192 Controlling Early Growth of Marigold and Tomato Plugs

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  • 1 Department of Horticulture and Crop Science, The Ohio State University, Columbus, OH 43210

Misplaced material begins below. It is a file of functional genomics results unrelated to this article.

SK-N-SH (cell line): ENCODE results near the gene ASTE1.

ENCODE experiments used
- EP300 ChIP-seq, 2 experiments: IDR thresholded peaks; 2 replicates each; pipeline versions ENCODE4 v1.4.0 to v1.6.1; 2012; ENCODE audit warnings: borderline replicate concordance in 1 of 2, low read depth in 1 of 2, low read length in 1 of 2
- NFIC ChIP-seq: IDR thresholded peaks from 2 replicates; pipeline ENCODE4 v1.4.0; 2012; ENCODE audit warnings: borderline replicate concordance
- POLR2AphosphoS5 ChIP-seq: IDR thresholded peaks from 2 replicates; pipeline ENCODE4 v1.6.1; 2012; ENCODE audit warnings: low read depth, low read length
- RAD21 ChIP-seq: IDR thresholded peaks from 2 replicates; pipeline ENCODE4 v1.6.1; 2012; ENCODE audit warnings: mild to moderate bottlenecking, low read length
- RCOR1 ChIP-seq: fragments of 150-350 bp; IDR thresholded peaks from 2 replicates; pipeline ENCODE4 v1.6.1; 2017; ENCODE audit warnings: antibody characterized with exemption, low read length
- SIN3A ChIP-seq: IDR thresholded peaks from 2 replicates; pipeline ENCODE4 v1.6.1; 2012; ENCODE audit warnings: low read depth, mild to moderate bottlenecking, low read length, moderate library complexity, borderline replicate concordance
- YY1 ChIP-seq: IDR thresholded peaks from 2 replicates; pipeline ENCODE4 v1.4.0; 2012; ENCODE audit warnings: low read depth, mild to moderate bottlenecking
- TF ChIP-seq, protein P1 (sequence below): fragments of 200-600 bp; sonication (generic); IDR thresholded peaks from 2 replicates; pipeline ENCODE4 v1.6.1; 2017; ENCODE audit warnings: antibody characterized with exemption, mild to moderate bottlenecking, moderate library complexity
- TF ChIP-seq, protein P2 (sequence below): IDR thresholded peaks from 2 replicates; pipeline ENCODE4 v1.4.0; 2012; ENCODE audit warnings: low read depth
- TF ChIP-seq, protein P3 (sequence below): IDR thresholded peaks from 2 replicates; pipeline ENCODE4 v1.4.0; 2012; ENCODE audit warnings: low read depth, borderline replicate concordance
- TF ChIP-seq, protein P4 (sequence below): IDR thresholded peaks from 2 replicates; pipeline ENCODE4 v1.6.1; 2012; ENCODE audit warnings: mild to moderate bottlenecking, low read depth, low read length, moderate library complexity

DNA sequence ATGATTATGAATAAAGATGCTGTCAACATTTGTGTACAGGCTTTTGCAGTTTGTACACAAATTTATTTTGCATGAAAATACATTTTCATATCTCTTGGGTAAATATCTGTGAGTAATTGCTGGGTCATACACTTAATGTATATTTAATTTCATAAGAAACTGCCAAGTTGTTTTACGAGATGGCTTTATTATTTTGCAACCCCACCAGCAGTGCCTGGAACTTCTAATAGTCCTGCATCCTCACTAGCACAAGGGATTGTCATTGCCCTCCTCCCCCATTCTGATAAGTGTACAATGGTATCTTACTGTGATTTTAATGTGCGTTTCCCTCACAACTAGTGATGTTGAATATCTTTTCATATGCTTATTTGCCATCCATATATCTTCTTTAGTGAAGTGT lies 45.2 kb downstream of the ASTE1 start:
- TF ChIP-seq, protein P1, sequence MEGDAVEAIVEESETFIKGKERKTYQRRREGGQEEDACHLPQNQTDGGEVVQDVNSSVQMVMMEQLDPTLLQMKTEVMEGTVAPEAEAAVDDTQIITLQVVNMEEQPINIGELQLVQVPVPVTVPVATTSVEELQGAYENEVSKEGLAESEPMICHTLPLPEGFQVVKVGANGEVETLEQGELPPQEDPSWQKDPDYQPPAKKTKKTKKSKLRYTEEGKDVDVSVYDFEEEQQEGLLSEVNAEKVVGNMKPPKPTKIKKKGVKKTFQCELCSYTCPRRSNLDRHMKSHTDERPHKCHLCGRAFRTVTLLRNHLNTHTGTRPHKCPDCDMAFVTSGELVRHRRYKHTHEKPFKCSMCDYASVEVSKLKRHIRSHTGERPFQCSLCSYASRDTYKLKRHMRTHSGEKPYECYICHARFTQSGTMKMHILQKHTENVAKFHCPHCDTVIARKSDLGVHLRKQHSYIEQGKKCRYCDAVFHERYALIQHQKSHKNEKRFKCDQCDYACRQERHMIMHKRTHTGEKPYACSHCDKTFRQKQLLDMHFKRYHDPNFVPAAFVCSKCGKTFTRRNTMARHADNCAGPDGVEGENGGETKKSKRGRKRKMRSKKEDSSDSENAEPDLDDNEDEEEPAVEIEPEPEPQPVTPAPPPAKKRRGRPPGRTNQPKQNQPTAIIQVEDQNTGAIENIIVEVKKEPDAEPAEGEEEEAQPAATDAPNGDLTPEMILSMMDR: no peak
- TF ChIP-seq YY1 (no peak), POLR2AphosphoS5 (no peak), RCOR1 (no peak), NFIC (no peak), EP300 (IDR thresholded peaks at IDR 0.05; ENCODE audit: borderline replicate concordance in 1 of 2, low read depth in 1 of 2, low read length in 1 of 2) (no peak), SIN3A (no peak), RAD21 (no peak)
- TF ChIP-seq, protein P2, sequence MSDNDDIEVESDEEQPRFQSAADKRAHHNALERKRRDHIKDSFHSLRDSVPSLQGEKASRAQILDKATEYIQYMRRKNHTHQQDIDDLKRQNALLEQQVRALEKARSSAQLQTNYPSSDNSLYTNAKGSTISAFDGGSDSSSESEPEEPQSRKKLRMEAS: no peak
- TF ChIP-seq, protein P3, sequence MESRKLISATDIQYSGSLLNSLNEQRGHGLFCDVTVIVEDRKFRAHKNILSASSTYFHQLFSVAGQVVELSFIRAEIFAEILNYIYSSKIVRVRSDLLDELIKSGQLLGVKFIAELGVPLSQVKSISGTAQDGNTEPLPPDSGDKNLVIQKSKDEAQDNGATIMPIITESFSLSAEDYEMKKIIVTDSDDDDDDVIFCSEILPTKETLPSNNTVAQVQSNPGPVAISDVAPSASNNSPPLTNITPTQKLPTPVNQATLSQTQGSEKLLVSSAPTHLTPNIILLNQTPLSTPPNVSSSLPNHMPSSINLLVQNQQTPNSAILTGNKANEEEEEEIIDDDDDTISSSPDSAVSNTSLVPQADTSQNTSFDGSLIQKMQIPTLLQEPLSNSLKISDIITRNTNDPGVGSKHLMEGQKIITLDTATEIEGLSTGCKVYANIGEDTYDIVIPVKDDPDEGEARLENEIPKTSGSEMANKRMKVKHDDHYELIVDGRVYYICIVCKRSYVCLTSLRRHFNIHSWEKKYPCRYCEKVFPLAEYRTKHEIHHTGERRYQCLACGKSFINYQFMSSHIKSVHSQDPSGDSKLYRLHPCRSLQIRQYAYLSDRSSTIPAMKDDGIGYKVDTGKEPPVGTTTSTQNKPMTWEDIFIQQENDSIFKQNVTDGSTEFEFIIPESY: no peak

Some transplanted crops, like tomato and marigolds, tend to stretch very early after germination, especially if grown in low light environments. By the time growers apply growth regulators (PGRs), the stretching of the hypocotyl has already occurred and sprays are ineffective. Seeds of marigold `Bonanza Gold' and tomato `Sun 6108' were soaked for 6, 16, and 24 h in paclobutrazol solutions of 0, 500, and 1000 ppm. After imbibition, seeds were dried for 24 h before sowing in plugs. Sixteen, 26, and 36 days after sowing, seedling height and percent emergence were measured. Increasing concentrations of PGR and time of imbibition produced shorter seedlings. Tomato seedling heights measured 36 days after sowing were 1.9, 1.5, and 1.7 cm when imbibed in water for 6, 16, and 24 h, respectively. When PGR was used at 500 ppm, seedling heights were: 1.4, 1.2, and 1.2 cm, respectively. Similar reductions were observed for marigolds. It was hypothesized that some seeds have coats that are impermeable to PGRs. These impermeable coats might serve as PGR carriers, delivering the chemical into the growing medium of the plug cell. When the root emerges from the seed, it absorbs the growth regulator. These preliminary results indicate that this method of PGR application may be feasible and could benefit plug growers of marigold and other ornamental plant species prone to early stretching (e.g., cosmos).

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